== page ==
Coming into our first single, it’s pretty hard for us to predict how much success or lack of success will receive. So, if we take that aside and we just look at what we want to do, we kind of want to be able to continue recording music on a long-term basis. Being brothers, we kind of have a long-term goal and we’d like to be able to look back at it, kind of at the end of our lives and be like: ‘Cool – this is like the music we made’. So, we definitely want to work towards being able to record an album. It’ll probably be more recent singles and then an EP first, and then an album, I imagine. Over the long-term course of things, we’d like to have like a string of albums to kind of look back and be like: ‘That was our body of work’.
What’s it like working as a family band?
Yeah, it’s both the best thing and the worst thing in the world. It’s great because we’re totally honest with each other, like when someone has a bad idea, we’re just like: ‘that idea sucks’. We don’t have to hold back, and I think it kind of helps to filter out a lot of not so good ideas that we might come up with. Family are very open to improving and getting feedback, and I found when you work with people who aren’t your family, you have to try and be nice and tread on eggshells around people, and feelings about their art and stuff.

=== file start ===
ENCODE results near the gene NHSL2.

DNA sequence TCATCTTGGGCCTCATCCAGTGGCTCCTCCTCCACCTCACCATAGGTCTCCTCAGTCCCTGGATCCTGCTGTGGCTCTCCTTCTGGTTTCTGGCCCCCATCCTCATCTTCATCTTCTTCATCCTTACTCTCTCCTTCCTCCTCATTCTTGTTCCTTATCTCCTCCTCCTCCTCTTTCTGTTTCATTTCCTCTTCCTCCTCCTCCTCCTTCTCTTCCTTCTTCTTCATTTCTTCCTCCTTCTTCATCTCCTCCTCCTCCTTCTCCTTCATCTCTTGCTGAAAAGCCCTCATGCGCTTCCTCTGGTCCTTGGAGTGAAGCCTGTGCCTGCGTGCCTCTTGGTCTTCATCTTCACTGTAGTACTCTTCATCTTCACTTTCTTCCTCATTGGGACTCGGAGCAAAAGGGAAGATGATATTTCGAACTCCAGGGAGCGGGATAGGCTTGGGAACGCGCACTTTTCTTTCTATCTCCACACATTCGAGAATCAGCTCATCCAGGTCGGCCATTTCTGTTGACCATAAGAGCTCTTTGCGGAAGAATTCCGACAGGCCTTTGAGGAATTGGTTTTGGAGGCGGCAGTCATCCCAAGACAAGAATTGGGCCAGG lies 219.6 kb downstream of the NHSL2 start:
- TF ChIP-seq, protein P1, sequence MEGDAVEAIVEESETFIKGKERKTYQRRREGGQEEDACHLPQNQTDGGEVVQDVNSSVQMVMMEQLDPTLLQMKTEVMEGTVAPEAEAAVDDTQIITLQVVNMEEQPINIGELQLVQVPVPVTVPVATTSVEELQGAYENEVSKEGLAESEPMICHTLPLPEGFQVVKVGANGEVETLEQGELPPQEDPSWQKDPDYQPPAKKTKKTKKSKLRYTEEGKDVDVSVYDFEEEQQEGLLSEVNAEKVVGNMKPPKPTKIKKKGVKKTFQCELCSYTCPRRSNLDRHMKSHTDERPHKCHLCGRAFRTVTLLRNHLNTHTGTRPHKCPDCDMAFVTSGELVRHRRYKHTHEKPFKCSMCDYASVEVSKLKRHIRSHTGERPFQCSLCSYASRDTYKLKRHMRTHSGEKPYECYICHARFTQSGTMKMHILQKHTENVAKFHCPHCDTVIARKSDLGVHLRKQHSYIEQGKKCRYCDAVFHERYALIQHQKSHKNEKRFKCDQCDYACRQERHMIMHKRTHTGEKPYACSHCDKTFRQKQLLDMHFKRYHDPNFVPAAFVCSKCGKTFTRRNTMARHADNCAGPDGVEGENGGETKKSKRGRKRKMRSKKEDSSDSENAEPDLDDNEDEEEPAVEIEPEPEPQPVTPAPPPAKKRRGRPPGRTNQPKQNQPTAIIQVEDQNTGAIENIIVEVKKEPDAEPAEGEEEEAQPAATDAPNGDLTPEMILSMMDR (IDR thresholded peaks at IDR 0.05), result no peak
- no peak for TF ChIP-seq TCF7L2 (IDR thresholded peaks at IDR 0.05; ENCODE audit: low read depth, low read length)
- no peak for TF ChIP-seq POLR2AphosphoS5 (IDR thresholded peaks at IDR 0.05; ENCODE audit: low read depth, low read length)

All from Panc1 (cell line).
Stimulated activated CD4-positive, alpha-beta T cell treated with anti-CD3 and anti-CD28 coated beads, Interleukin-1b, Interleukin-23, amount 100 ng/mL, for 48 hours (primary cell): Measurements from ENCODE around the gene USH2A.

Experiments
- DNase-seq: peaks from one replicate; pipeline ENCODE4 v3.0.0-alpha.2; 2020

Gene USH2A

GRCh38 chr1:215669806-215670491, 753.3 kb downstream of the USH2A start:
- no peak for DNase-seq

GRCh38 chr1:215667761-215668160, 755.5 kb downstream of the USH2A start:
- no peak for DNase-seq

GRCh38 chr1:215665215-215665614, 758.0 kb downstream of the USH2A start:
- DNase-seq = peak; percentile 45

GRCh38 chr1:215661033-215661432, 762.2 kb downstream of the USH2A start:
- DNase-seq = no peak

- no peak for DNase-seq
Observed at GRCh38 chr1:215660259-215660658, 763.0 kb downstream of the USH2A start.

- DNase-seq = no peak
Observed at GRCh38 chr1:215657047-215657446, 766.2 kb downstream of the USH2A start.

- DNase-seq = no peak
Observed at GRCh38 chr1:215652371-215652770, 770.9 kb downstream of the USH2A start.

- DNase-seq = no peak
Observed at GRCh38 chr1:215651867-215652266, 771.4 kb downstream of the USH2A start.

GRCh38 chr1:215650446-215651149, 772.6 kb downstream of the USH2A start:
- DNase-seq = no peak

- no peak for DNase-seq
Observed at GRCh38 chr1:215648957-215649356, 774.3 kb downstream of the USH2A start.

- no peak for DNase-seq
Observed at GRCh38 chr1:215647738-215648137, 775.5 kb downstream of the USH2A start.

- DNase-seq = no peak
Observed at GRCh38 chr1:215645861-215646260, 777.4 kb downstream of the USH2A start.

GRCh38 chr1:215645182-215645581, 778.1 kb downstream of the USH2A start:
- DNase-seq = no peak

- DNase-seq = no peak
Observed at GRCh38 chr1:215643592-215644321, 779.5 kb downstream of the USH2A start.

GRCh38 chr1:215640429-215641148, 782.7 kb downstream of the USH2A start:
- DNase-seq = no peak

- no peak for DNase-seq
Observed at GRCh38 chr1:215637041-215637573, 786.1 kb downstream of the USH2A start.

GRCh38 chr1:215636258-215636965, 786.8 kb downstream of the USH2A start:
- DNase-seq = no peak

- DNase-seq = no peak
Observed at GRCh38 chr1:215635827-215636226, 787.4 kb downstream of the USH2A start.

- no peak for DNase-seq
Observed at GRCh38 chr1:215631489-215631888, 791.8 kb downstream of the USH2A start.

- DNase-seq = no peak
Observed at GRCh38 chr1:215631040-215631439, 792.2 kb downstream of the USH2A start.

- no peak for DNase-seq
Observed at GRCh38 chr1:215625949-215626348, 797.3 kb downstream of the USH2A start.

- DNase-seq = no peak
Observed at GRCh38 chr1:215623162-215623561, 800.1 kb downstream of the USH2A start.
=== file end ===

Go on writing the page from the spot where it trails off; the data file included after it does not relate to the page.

It’s the worst thing as well because with being the leader of the band, it’s hard to gain respect from your brothers, especially when they’re not that much younger than you. Also, we’ve had to really work hard towards acting professionally, like a lot of the times at a lot of our rehearsals and stuff, it’ll be very informal. I’ll be like, knocking on my brother’s bedroom and be like: ‘yo, can we do this or can we do that’; and they wouldn’t have a structure to it. I’ve actually moved out quite recently, about a month ago, so I think that’s actually solved a lot of our issues. Now, we kind of have regular rehearsal time and we coordinate everything with the email and we have like a calendar and stuff, which is cool.
How would you describe the current music scene here in Newcastle?